The Church Fathers on Purgatory

The Church Fathers on Purgatory and Prayers for the Dead with Commentary


Comments from the Catholic Encyclopedia (1913), article on "purgatory":

"The proofs for the Catholic position, both in Scripture and in Tradition, are bound up also with the practice of praying for the dead. For why pray for the dead, if there be no belief in the power of prayer to afford solace to those who as yet are excluded from the sight of God? So true is this position that prayers for the dead and the existence of a place of purgation are mentioned in conjunction in the oldest passages of the Fathers, who allege reasons for succouring departed souls. Those who have opposed the doctrine of purgatory have confessed that prayers for the dead would be an unanswerable argument if the modern doctrine of a 'particular judgment' had been received in the early ages. But one has only to read the testimonies hereinafter alleged to feel sure that the Fathers speak, in the same breath, of oblations for the dead and a place of purgation; and one has only to consult the evidence found in the catacombs to feel equally sure that the Christian faith there expressed embraced clearly a belief in judgment immediately after death."

Comments from the New Catholic Encyclopedia (1967), article on "purgatory":

"The Fathers in general are clear in their affirmation of the existence of purgatory. This is not to deny that some time was needed to formulate a clear and definitive idea of the purification to take place in the other world, for varying eschatological views prevented in the early centuries a uniform presentation of its nature. The witness of the Fathers to the fact of such purification after death, therefore, is beyond doubt; their explanation of the purifying process has as much validity as the reasons advanced by each one. One thing is certain: the primitive Church never accepted the belief that in each and every instance the eternal beatitude of the just began immediately after death....In addition, prayers and other good works were offered for the departed souls as a matter of common practice. There can be no doubt, then, that the widespread belief of the early Church, as shown by many of the Fathers (see Tertullian, Origen, Cyprian, Ephraem, Ambrose, Augustine, Chrysostom, Caesarius of Arles, and Gregory the Great...) and as evidenced by the liturgy, demanded the existence of a state after death in which the souls of the just would be fully purified from any remains of sin before entering heaven." (NCE, volume 11, page 1035-6)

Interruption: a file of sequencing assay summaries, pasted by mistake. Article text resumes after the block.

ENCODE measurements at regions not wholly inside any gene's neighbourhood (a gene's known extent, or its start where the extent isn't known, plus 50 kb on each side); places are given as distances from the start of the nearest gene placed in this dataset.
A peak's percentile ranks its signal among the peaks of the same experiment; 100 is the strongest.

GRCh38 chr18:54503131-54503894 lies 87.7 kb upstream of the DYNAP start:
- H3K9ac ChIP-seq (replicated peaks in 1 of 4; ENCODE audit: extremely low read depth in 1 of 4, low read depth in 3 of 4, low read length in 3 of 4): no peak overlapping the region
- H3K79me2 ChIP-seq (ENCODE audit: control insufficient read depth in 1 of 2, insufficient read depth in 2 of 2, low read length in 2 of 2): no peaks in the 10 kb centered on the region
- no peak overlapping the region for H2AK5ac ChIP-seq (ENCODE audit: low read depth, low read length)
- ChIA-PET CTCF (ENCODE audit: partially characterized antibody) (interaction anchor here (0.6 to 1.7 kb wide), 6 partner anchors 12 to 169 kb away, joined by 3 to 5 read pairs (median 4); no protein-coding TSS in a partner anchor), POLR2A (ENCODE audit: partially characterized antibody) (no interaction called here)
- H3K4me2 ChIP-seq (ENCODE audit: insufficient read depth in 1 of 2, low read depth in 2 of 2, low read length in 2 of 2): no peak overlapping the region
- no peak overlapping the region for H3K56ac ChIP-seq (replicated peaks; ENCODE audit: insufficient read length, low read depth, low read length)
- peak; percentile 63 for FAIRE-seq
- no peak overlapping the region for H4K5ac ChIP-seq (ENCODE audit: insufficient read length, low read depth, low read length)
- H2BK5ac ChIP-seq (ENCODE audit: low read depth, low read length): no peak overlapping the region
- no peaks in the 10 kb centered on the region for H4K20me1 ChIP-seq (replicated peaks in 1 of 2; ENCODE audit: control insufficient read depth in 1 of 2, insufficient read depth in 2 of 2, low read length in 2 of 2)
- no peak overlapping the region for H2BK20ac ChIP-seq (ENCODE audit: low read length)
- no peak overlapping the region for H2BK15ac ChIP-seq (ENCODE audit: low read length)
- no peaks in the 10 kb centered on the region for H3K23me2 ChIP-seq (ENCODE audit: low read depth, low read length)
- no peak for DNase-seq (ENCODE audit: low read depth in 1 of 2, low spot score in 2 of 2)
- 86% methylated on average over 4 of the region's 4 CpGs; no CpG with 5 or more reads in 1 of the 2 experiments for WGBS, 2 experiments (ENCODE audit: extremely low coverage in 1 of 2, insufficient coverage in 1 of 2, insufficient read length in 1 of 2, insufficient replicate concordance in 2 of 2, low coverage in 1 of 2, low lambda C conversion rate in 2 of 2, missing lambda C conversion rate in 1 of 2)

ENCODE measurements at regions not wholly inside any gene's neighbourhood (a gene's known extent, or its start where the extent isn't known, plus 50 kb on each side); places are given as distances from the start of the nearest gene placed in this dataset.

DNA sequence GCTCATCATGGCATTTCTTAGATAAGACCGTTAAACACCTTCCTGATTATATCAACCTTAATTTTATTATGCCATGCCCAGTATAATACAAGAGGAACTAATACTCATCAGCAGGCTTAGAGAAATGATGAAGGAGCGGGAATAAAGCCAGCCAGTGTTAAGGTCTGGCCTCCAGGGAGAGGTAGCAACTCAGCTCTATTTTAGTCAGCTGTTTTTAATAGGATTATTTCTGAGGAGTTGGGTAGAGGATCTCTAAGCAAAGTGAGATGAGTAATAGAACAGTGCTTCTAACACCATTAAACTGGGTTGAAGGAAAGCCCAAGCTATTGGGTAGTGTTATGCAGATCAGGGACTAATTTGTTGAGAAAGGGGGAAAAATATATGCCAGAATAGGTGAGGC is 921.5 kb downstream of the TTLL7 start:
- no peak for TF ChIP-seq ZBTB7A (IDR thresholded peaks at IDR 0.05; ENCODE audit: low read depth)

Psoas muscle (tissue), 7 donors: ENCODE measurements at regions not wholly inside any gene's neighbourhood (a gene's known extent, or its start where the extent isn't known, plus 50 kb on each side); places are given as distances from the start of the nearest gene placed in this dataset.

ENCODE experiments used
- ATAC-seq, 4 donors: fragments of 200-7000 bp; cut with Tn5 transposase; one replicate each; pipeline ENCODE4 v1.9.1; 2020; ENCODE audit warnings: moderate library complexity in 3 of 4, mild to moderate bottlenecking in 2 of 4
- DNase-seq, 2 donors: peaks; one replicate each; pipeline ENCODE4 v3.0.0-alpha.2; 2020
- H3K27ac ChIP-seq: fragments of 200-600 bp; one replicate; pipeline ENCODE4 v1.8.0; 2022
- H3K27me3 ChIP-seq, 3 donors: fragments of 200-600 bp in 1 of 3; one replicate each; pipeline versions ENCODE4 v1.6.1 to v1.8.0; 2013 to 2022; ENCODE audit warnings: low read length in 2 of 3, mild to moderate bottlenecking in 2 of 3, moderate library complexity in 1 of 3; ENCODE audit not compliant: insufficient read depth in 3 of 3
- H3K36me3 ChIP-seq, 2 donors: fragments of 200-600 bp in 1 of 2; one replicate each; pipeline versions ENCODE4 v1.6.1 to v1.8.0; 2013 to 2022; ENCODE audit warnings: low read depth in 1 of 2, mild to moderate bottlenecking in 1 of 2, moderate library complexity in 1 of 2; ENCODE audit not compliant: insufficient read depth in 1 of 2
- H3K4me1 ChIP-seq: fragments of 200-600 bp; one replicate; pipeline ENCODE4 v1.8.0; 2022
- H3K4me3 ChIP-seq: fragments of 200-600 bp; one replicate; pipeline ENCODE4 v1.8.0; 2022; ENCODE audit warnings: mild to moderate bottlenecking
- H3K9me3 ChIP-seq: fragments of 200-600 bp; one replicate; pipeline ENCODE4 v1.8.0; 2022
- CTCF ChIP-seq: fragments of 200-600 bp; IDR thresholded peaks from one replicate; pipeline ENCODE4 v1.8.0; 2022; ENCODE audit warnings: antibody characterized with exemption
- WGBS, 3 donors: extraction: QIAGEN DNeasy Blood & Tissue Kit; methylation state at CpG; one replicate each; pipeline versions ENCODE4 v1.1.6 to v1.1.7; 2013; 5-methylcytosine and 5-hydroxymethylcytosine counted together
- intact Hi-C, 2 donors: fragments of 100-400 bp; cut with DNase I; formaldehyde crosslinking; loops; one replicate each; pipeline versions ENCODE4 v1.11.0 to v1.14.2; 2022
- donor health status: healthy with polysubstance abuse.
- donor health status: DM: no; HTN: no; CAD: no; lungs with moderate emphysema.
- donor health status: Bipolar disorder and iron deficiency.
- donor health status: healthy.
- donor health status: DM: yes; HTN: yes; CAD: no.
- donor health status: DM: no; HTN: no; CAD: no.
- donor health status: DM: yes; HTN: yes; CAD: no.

Comments by Jacques Le Goff, author of The Birth of Purgatory [University of Chicago Press, 1984]

Excerpts from chapter 2 "The Fathers of Purgatory" -- these I find to be highly relevant passages from this chapter:

From the Old Testament, Clement [of Alexandria] and Origen took the notion that fire is a divine instrument, and from the New Testament the idea of baptism by fire (from the Gospels) and the idea of a purificatory trial after death (from Paul). The notion of fire as a divine instrument comes from commonly cited interpretations of Old Testament passages [ e.g. Lev 10:1-2; Deut 32:22; Jer 15:14; cf. Luke 3:16].... (page 53)

Origen's conceptions were more detailed and far reaching than Clement's. As we have seen, Origen thought that all men, even the righteous, must be tried by fire, since no one is absolutely pure. Every soul is tainted by the mere fact of its union with the flesh....Origen and Clement agree that there are two kinds of sinners, or, rather, that there are the righteous, whose only taint is that inherent in human nature (rupos, later translated into Latin as sordes), and the sinners properly so called, who bear the extra burden of sins that in theory are mortal (pros thanaton amartia, or peccata in Latin).... (page 54,55)

For Clement of Alexandria, the 'intelligent' fire that enters into the sinner's soul was not a material thing...but neither was it a mere metaphor: it was a 'spiritual' fire (Stromata 7:6 and 5:14)....what is involved [in Origen's view] is a purificatory fire, which, though immaterial, is not merely a metaphor: it is real but spiritual, subtle....Origen's eschatological notions were highly personal...He believed that the souls of the righteous would pass through the fire of judgment in an instant and would reach Paradise on the eighth day after Judgment Day.... (page 55,56)